Study claims link to red meat, premature death
March 13, 2012
by Meat&Poultry Staff
WASHINGTON – Another health study has linked red-meat consumption to an increased risk of premature death from cardiovascular disease and cancer. The American Meat Institute, however, refuted the study results.
Researchers from the Harvard School of Public Health observed 121,342 people (37,698 men and 83,644 women) for up to 28 years and found that the deaths of 23,926 people in the study were linked to regular consumption of red meat, particularly processed meat. The study was published in the Archives of Internal Medicine.
"In conclusion, we found that greater consumption of unprocessed and processed red meats is associated with higher mortality risk," the study stated. "Compared with red meat, other dietary components, such as fish, poultry, nuts, legumes, low-fat dairy products, and whole grains, were associated with lower risk. These results indicate that replacement of red meat with alternative healthy dietary components may lower the mortality risk."
AMI charged the researchers relied on "notoriously unreliable self-reporting" about participants' diets and "obtuse methods to apply statistical analysis to the data". The association said based on information in the study, estimates of red and processed meat intake were only 27 percent to 35 percent accurate versus actual measurements. Also, researchers inserted estimated data where an actual survey measurement was missing and also stopped updating the dietary information once participants reported a diagnosis of a chronic illness because they assumed the participant could have changed their diet after the diagnosis. All of these factors could have significantly impacted the results.
“Too often, epidemiological findings are reported as ‘case closed’ findings, as if a researcher has discovered the definitive cause of a disease or illness" said Betsy Booren, AMI Foundation director of Scientific Affairs. "But epidemiological studies look at a multitude of diet and lifestyle factors in specific volunteer human populations and use sophisticated statistical methods to try and tease out relationships or associations between these factors and certain forms of disease.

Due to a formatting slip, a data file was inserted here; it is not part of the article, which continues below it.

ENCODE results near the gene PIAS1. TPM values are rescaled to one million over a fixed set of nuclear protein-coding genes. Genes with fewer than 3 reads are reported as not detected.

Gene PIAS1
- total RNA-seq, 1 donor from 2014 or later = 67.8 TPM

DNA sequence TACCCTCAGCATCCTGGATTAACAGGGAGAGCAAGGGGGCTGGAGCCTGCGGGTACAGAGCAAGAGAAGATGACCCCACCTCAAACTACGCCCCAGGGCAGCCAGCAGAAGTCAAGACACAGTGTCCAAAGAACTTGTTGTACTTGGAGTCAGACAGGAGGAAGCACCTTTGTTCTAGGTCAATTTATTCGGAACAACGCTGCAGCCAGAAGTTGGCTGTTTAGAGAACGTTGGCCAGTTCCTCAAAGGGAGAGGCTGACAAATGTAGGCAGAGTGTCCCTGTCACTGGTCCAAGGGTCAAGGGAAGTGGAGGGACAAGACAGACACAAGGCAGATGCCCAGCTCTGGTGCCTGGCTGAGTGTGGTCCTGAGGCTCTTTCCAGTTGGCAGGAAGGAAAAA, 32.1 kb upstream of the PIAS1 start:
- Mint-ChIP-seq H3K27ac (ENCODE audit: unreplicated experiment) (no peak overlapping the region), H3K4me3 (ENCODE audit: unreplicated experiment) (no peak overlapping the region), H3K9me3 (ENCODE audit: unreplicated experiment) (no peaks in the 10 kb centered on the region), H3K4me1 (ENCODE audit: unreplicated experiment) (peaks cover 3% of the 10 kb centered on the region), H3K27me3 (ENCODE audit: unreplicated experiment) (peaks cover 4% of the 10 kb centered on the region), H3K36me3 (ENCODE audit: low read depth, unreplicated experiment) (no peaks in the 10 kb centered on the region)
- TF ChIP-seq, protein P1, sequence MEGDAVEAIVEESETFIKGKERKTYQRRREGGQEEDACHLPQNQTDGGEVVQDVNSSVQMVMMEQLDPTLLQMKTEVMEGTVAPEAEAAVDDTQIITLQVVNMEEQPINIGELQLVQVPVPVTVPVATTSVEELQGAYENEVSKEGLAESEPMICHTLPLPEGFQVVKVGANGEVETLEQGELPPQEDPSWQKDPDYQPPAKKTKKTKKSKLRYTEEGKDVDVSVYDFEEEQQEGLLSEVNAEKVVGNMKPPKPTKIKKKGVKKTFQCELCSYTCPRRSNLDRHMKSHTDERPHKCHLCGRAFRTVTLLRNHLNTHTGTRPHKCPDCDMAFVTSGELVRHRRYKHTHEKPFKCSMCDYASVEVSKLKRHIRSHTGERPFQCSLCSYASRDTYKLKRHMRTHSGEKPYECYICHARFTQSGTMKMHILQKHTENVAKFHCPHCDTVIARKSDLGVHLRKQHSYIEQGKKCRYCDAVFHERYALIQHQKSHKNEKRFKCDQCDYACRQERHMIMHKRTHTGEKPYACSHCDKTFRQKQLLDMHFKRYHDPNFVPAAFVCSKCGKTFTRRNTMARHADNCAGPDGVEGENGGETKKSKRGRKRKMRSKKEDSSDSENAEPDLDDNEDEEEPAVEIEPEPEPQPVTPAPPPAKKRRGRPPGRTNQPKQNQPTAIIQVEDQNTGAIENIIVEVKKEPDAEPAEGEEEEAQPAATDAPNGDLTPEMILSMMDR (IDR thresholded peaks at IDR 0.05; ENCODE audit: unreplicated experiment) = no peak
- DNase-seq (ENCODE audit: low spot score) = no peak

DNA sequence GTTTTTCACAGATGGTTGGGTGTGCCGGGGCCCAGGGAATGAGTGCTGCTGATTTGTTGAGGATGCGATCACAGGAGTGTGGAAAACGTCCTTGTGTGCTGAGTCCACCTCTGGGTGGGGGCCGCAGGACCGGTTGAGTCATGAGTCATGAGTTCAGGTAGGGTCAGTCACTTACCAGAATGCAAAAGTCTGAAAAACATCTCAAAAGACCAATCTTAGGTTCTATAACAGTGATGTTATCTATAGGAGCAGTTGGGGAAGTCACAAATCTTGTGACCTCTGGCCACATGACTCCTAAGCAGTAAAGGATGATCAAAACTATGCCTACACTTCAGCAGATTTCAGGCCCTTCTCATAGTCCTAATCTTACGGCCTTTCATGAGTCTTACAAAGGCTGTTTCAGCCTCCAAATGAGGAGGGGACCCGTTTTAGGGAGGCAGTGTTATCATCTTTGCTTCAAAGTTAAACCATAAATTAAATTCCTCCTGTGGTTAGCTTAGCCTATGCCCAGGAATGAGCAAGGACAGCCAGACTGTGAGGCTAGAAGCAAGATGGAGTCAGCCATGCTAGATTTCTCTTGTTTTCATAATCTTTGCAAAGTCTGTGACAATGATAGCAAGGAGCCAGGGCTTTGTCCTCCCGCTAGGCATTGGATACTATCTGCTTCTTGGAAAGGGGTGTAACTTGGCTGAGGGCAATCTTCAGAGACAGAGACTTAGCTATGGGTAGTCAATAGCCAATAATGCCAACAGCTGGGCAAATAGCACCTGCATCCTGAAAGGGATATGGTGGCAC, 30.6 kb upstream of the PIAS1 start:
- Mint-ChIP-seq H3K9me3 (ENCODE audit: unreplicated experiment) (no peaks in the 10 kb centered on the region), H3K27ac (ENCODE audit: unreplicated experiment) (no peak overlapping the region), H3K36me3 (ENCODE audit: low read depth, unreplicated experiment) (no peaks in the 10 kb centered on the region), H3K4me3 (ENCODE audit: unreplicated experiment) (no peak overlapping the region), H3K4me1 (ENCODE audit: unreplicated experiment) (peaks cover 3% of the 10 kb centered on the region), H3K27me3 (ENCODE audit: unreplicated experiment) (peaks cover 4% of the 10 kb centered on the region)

"This method of comparing relationships has many limitations which are widely recognized by researchers in this field. More often than not, epidemiological studies, over time, provide more contradictions than conclusions,” Booren said.
Shalene McNeill, PhD, RD, Executive Director, Human Nutrition Research, National Cattlemen's Beef Association, argued that scientific evidence supports lean beef as part of a healthy, balanced diet. In addition to being physically active, choosing a balanced diet that includes a variety of foods such as whole grains, fruits, vegetables, low-fat dairy and lean beef is important to maintaining good health. McNeill added that the Harvard study is an observational study that cannot be used to determine cause and effect.
"The scientific evidence to support the role of lean beef in a healthy, balanced diet is strong and there is nothing in this study that changes that fact," McNeill said. "Research clearly shows that choosing lean beef as part of a healthful diet is associated with improved overall nutrient intake, overall diet quality and positive health outcomes. Overall, lifestyle patterns including a healthy diet and physical activity, not consumption of any individual food, have been shown to affect mortality."